Growing up in the land of the brave

by Brownie

17 Small Namibians

Being born in the 80’s in a country torn with Apartheid, I am truly privileged to not have felt any of these derogatory movements that were taking place at the time. It is reported that soldiers were sent to Angola, Zimbabwe, Tanzania and Zambia to be trained to fight for freedom from the South African rule which brought along with it the Apartheid regime. Namibians were imprisoned in Angola and tortured and killed in their thousands.

However for a young, mixed race girl like me, ignorance was bliss having known only ‘Middleplaas’ (Middle farm), where I spent most of my childhood years. This was a family sanctuary, with up to ten houses accommodating my father’s extended family; life was true bliss without a care in the world.

Not because we did not suffer under this regime, we kept ourselves out of the way. Middleplaas is situated between Rehoboth and Kalkrand, two small townships predominately occupied by mix race people. Thinking back going into town wasn’t an issue for us, and this made us unawares to what other fellow Namibian’s were going through.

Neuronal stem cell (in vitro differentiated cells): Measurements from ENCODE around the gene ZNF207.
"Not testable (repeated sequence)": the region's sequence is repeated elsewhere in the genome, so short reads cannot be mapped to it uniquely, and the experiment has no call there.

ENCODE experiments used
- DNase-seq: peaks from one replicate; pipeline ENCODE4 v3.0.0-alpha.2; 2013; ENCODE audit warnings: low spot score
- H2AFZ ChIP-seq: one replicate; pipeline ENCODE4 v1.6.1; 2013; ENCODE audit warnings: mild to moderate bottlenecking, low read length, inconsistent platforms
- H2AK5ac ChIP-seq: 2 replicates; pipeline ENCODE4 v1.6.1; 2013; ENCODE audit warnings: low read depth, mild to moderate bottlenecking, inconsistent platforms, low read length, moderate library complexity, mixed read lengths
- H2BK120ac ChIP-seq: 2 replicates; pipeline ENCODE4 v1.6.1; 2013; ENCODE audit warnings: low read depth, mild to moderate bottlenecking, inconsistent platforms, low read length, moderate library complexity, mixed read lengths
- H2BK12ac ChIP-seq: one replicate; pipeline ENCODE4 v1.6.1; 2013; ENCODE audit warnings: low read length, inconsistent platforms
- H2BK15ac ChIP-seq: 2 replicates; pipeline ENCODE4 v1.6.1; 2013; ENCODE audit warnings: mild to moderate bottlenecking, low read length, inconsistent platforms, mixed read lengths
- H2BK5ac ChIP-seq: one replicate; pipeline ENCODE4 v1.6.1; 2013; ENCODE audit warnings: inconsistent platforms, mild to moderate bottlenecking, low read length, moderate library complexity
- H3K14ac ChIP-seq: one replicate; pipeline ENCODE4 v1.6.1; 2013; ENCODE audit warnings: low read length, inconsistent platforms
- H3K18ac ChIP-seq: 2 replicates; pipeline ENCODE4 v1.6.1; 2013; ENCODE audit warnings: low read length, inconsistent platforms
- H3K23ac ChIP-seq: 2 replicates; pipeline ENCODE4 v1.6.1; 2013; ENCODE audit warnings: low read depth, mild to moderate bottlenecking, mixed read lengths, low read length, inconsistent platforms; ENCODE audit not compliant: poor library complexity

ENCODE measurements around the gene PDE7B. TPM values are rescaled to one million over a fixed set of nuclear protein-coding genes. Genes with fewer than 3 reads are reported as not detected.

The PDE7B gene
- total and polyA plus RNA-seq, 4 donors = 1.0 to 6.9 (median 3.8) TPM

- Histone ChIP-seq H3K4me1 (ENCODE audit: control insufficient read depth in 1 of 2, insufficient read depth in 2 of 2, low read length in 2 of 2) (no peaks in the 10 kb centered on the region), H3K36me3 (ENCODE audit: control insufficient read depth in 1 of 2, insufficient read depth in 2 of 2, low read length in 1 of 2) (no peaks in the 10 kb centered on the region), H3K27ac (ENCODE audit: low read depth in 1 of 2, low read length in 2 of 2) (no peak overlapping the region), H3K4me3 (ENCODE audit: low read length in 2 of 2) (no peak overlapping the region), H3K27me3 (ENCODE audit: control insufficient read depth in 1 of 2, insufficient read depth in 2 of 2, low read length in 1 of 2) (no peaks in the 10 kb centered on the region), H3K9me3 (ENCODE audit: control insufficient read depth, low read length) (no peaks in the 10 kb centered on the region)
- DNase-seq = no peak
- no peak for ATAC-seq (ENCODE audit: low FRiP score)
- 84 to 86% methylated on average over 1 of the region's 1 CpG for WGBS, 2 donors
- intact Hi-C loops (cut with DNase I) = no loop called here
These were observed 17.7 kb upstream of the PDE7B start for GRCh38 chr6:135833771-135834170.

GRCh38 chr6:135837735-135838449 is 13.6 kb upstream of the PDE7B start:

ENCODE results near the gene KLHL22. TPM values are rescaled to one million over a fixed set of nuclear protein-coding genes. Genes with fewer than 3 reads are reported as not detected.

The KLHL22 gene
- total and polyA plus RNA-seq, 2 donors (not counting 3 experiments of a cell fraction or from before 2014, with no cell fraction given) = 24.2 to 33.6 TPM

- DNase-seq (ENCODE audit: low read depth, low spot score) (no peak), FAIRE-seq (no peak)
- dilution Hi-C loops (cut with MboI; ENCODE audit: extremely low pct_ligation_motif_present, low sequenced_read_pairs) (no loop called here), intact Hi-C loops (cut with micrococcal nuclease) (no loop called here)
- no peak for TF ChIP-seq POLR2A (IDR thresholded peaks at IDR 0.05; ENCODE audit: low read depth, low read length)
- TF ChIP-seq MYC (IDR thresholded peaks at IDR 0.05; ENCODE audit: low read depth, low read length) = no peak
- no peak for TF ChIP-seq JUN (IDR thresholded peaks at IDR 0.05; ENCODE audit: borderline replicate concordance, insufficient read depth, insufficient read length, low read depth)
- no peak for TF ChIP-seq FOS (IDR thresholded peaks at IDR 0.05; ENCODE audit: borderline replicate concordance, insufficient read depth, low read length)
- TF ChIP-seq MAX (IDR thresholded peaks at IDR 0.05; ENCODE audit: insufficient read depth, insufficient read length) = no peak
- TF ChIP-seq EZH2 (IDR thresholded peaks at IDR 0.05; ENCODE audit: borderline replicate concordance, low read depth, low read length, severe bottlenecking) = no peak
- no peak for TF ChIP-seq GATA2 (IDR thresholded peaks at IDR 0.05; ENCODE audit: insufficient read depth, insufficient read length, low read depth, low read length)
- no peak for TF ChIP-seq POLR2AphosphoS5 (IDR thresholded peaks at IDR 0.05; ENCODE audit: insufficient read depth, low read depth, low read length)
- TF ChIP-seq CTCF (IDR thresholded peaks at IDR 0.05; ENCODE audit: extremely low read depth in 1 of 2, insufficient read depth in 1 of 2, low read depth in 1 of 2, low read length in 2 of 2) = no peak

Being born into a family of four, and residing in the middle of nowhere did not mean that I had nothing to do. Boredom was not a word we knew. If not for chores to do, errands to run for the elders, we always had self-invented enticing games to keep us busy with, like ‘fire house’.

This is a game where you draw your dream house in the sand, as big as you want. We would then furnish the house from the junk our families threw out. The best bit was the food we sneaked out of mom’s kitchen. Using old tin cans as pans, we would prepare meat and potatoes on an open fire and have a delightful lunch after our hard work of the morning building our house. There was excitement in the air when we had lunch; it was an achievement we celebrated. I was between 5 and 7 years of age at the time, and was only allowed to play with our older cousins.